2012 Year in Review
by David Collum

Background

I was just trying to figure it all out.

~ Michael Burry, hedge fund manager

Every December, I write a Year in Review that has now found a home at Chris Martenson’s website PeakProsperity.com.1,2,3 What started as a simple summary intended for a couple dozen people morphed over time into a much more detailed account that accrued over 25,000 clicks last year.4 'Year in Review' is a bit of a misnomer in that it is both a collage of what happened, plus a smattering of issues that are on my radar right now. As to why people care what an organic chemist thinks about investing, economics, monetary policy, and societal moods I can only offer a few thoughts.

For starters, in 33 years of investing with a decidedly undiversified portfolio, I had only one year in which my total wealth decreased in nominal dollars. For the 13 years beginning 01/01/00—the 13 toughest investing years of the new millennium!—I have been able to compound my personal wealth at an 11% annualized rate. This holds up well against the pros. I am also fairly good at distilling complexity down to simplicity and seem to be a congenital contrarian. I also have been a devout follower of Austrian business cycle theory—i.e., free market economics—since the late 1990s.4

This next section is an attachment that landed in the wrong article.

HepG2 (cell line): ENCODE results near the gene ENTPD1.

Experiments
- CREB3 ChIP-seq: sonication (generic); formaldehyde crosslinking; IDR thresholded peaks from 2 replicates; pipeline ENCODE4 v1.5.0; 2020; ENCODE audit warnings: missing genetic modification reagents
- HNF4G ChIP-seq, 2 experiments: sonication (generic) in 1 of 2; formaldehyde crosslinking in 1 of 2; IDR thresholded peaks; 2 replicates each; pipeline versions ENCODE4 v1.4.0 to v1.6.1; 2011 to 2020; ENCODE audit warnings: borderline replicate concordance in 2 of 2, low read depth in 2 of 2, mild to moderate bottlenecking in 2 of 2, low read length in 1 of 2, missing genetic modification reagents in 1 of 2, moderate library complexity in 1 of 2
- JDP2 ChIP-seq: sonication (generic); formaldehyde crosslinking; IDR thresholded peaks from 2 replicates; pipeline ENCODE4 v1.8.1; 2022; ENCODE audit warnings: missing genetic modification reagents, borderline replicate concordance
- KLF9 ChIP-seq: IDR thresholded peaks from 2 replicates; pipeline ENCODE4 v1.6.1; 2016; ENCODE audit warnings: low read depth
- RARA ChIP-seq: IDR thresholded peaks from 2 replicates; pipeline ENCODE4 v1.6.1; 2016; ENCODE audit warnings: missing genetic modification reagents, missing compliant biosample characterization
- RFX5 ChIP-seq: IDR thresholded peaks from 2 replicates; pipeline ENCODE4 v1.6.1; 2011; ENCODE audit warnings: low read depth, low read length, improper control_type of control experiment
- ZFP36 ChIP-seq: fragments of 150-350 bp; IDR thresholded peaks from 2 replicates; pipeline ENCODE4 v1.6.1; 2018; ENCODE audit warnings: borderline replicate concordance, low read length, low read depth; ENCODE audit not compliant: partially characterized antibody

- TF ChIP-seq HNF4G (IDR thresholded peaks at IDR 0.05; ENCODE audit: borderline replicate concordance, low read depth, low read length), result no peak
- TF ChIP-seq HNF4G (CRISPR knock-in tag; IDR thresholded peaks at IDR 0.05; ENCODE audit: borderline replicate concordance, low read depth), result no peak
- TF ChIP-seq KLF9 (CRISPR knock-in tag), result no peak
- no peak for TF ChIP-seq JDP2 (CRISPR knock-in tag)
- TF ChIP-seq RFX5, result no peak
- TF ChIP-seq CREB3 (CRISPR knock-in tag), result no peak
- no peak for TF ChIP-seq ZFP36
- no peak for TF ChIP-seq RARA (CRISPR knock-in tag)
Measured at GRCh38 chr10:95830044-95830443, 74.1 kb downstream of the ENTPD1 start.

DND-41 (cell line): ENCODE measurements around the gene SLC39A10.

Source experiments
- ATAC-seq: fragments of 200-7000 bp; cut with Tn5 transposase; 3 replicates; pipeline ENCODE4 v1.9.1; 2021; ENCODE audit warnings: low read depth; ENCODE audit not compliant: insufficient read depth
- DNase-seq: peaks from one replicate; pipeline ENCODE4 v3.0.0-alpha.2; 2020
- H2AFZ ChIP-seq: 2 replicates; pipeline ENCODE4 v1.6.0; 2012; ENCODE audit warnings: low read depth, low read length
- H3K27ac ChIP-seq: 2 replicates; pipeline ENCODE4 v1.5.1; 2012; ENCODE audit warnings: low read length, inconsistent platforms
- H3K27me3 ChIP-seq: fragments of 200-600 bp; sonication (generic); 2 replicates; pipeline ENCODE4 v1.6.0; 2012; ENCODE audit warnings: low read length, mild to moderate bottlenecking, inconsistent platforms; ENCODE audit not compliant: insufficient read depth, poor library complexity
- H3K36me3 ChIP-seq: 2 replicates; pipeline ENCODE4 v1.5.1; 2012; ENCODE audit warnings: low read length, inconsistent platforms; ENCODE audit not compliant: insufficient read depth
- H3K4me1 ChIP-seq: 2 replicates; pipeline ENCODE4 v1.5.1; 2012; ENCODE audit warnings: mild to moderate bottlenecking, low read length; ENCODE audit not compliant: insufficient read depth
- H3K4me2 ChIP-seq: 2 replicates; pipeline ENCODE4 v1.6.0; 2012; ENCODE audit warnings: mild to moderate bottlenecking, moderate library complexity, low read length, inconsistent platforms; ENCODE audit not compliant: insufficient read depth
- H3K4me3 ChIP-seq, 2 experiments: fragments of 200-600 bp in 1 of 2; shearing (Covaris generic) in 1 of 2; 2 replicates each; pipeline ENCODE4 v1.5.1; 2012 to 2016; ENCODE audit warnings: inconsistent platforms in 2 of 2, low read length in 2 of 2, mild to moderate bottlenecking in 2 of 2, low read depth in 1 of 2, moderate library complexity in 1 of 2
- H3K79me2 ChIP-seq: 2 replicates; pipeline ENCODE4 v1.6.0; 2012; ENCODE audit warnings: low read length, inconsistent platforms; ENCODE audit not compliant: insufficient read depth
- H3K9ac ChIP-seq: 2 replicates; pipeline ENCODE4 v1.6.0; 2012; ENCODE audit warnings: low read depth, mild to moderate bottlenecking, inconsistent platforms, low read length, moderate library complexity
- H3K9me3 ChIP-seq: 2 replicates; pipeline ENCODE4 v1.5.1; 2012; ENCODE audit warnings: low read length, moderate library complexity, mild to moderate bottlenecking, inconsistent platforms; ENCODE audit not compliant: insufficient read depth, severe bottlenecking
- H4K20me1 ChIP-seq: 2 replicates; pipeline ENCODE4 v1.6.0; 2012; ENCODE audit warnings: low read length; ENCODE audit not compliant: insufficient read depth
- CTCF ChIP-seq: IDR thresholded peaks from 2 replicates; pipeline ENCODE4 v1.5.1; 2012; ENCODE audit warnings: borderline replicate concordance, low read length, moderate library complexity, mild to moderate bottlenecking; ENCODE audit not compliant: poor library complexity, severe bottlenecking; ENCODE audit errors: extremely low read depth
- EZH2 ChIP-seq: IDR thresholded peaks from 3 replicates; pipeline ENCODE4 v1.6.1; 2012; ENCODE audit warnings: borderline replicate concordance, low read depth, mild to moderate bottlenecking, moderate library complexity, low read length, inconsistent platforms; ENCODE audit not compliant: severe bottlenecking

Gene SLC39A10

Each review begins with a highly personalized analysis of my efforts to get through another year of investing followed by a more holistic overview of what is now a 33-year quest for a ramen-soup-free retirement. These details may be instructive for those interested in my approach to investing. The bulk of the review, however, describes thoughts and observations—the year’s events told as a narrative. The links are copious, albeit not comprehensive. Some are flagged with enthusiasm. Everything can be found here.5